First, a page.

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A Word, Please: She's in holiday trouble irregardless

October 28, 2011|By June Casagrande

I never dress up for Halloween. But as the holiday season progresses through Thanksgiving, Christmas and New Year’s, I could easily pass for an ogre.

That’s because this time of year, when family and friends come together, is also a time when I find myself in the same awkward situation year after year: Someone at a get-together wants to talk grammar with me, thrilled to finally have someone to share their disgust with rampant language abuse.

Then they tell me their No. 1 pet grammar peeve. Then, about nine times out of 10, I have to decide whether to tell them they’re wrong or just drown myself in the punch bowl.

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If my holiday-party average is any guide, I’d estimate that approximately 90% of the grammar errors that most irk people aren’t errors at all. Perhaps the most common gripe I hear is about “irregardless.” I nod as a fellow party guest says it sounds awful. I smile sympathetically as she says it sounds uneducated. But when she says it’s wrong, I’m in a tough spot.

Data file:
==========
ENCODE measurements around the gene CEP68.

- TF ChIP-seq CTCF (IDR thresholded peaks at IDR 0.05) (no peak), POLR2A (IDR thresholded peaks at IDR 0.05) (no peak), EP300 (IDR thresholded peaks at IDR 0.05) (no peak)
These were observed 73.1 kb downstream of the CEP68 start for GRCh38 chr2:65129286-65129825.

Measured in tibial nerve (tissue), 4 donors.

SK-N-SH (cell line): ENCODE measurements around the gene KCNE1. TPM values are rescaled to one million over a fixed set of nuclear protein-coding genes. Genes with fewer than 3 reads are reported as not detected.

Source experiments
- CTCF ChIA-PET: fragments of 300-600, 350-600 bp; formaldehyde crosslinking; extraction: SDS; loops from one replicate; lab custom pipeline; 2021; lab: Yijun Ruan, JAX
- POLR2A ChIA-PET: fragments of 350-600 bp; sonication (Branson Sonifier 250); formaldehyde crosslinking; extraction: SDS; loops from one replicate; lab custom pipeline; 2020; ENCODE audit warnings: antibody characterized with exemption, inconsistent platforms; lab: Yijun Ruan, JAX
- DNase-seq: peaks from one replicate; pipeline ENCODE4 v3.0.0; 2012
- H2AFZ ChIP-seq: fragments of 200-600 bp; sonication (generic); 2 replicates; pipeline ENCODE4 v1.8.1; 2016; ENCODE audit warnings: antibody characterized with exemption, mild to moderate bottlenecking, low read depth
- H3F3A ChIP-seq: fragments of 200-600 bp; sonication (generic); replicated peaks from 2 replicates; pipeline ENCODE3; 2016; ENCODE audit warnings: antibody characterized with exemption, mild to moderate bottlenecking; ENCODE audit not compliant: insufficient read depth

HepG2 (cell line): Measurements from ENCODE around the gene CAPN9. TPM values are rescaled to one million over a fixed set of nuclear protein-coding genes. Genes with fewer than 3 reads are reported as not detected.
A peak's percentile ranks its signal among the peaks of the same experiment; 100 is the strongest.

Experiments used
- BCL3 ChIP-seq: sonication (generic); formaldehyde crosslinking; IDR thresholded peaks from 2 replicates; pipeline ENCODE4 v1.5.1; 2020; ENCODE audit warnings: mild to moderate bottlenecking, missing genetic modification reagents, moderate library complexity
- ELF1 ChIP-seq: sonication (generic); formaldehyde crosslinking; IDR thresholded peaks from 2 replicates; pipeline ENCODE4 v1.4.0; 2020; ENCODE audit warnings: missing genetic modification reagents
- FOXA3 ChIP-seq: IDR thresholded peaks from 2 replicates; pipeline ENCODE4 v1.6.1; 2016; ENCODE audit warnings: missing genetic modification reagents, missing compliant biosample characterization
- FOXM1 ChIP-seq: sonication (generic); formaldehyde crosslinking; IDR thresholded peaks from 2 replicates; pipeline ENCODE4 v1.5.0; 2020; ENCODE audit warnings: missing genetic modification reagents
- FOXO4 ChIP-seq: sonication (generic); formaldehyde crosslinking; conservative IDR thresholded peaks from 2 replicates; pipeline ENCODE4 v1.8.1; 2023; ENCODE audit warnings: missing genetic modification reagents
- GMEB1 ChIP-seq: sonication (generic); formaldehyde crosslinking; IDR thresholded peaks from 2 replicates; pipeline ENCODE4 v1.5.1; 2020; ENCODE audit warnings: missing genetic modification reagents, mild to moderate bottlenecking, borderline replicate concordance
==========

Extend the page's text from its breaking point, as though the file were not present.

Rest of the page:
“Actually,” I say, “‘irregardless’ is in the dictionary. It’s a synonym of regardless.”

That fast, I’m the bad guy.

“No way, I won’t accept that,” is a common response from those not within reach of a pitchfork. But I’m just the messenger. “Merriam-Webster’s Collegiate Dictionary,” “Webster’s New World College Dictionary” and the “American Heritage Dictionary” all allow it, though they call it “nonstandard.”

“Literally” comes up a lot in social grammar chat. Many people are driven nuts by how often people use it wrong, for example, in a sentence like “I was literally blown away.”

Unless you’re a tornado survivor, grammar sticklers say, that’s just wrong. And unless I’m lucky enough to have my mouth too full of pumpkin pie to speak, I have a decision to make. Do I nod and agree? Or do I deliver some bad news?

All three of the above dictionaries allow “literally” as an “intensive,” rendering a sentence like “The town was literally brought to its knees” as technically acceptable.

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